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Parish school board looks at scores

VIDALIA — The Concordia Parish School Board reviewed the district’s annual test scores Thursday and discussed strategies for improving scores next year.

Concordia Parish students dropped 1 percentage point this year on the annual Louisiana Educational Assessment Program exam, or LEAP, and the Integrated Louisiana Educational Assessment Program, or iLEAP.

The tests were redesigned this year to include more questions based on the Common Core State Standards, which were adopted by states across the country and seek to incorporate more rigorous content in classrooms.

Students in grades four and eight took the LEAP, while students in third, fifth, sixth and seventh grades took the iLEAP.

The percent of students in Concordia schools scoring basic and above on both tests decreased to 62 percent in 2014 compared to 63 percent in 2013. That number has fluctuated back and forth in Concordia Parish since 2010.

Concordia Parish School District Director of Second Education Rhonda White Wilson said given the changes to state tests in the past couple of years, test scores could have been worse.

The tests this year, Wilson told the board, were more text-based, rigorous and complex.

Wilson presented a slideshow about the scores and showed sample questions and answers to illustrate the differences in this year’s test.

Some areas of the tests now require students to give multiple answers, Superintendent Paul Nelson said, instead of one answer as on previous standardized tests.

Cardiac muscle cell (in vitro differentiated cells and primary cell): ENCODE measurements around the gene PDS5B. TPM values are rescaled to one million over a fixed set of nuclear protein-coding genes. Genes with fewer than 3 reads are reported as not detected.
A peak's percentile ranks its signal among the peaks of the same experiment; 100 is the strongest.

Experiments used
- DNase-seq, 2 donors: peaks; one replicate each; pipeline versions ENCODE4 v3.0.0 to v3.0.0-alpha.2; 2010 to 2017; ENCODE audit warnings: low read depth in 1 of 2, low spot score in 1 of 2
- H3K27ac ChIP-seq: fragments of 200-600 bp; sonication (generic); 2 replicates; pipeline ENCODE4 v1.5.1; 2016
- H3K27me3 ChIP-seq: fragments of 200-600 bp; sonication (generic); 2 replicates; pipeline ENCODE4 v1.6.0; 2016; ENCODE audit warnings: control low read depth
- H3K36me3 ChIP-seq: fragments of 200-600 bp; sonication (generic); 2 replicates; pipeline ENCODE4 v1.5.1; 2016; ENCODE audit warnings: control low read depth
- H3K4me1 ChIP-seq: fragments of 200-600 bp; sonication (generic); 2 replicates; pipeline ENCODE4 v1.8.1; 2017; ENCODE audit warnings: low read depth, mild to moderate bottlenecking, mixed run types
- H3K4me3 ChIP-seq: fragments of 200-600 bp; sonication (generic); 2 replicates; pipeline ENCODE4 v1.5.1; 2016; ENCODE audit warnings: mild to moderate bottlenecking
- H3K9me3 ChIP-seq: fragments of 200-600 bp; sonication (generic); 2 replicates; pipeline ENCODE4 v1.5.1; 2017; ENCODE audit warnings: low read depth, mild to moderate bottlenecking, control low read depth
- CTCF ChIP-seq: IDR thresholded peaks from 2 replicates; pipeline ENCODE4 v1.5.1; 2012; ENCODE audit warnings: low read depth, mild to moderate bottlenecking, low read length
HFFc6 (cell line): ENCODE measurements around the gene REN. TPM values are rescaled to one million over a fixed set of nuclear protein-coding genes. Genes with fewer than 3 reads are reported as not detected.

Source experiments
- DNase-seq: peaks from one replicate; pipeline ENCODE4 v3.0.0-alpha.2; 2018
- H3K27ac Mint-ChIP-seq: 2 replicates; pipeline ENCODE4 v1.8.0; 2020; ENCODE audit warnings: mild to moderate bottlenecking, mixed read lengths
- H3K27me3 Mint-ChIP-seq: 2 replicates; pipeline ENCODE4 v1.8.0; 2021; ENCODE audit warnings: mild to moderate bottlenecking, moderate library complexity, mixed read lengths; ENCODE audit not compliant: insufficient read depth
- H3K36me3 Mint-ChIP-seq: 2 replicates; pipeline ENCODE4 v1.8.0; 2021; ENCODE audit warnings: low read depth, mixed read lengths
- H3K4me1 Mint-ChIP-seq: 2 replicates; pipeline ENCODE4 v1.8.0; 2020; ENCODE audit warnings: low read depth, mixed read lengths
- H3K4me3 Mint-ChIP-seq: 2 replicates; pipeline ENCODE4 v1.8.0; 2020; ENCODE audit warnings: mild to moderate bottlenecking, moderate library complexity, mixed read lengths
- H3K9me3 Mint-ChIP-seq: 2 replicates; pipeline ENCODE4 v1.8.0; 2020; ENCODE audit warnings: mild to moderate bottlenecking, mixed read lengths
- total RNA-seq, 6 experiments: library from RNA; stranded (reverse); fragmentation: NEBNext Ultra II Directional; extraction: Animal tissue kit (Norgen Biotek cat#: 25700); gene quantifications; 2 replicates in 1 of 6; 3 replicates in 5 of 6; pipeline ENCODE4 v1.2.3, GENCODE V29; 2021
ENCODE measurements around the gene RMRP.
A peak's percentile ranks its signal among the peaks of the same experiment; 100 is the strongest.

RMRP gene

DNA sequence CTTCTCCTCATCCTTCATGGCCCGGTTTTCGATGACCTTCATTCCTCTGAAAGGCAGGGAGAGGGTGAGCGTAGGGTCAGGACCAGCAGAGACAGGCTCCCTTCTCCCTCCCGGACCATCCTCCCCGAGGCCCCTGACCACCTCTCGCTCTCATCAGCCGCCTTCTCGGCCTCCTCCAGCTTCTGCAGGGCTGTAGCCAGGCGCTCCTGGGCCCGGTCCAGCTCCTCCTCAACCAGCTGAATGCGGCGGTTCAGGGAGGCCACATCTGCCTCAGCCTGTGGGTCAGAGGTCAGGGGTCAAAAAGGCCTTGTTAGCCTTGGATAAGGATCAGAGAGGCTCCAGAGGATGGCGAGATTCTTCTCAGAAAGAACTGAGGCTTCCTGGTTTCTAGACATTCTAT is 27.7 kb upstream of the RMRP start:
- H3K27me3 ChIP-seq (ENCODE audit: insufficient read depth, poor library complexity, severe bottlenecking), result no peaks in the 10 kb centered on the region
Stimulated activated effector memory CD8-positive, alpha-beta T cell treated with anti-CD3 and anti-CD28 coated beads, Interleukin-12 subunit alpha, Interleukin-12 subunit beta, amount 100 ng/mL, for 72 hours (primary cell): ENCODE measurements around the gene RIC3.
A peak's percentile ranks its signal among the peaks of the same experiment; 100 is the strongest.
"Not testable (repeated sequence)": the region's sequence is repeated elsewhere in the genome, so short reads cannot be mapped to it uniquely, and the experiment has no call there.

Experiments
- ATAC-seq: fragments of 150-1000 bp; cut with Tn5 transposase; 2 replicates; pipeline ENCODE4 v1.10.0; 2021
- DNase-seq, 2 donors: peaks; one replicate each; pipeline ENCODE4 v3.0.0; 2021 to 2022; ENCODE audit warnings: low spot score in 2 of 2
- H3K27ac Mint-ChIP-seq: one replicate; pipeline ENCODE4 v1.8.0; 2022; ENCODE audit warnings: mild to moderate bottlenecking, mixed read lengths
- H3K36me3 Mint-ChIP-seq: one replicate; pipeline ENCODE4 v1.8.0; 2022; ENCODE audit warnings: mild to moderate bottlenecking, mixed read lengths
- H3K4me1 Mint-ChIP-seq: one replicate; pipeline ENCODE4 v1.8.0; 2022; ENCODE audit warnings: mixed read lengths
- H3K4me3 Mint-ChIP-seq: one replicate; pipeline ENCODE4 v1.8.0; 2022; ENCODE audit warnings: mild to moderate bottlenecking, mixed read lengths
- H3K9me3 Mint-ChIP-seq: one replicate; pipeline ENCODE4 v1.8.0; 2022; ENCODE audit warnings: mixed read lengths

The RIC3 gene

Other challenges the district faces is incentivizing upper-class students to pass end-of-the-year exams when they do not need to pass them to graduate. Nelson said there is a percentage of students who will calculate what exams they need to pass and which ones they can afford to fail and still graduate.

Board member Jeffery Goodman said that formula does not encourage students to do their best.

“We’re allowing them to believe they don’t have to be the best they can be,” Goodman said.

On the state level, 69 percent of public school students scored at the basic or above level on standardized tests this year.

The state has been making changes to its LEAP and iLEAP tests, administered to students in grades three through eight, preparing for the transition next year to the PARCC tests. Those tests are being used in nearly a dozen other states with the stated aim of better measuring students’ critical-thinking, problem-solving and communication skills, while measuring achievement under Common Core standards.

The LEAP tests are normally high-stake tests that require students to achieve a certain score to proceed to the next grade.

As a result of the tests incorporating more rigorous Common Core material, the consequences of test scores will be eased for two years.

During the two-year transition, any school or district that maintained or improved its annual performance score will not experience a decrease in its current letter grade.

Wilson explained plans the district has to ensure scores improve, including curriculum changes and teacher training.

“We are facing some challenges, and our teachers are working hard,” Wilson said. “We’re wanting to get a really good handle on this.”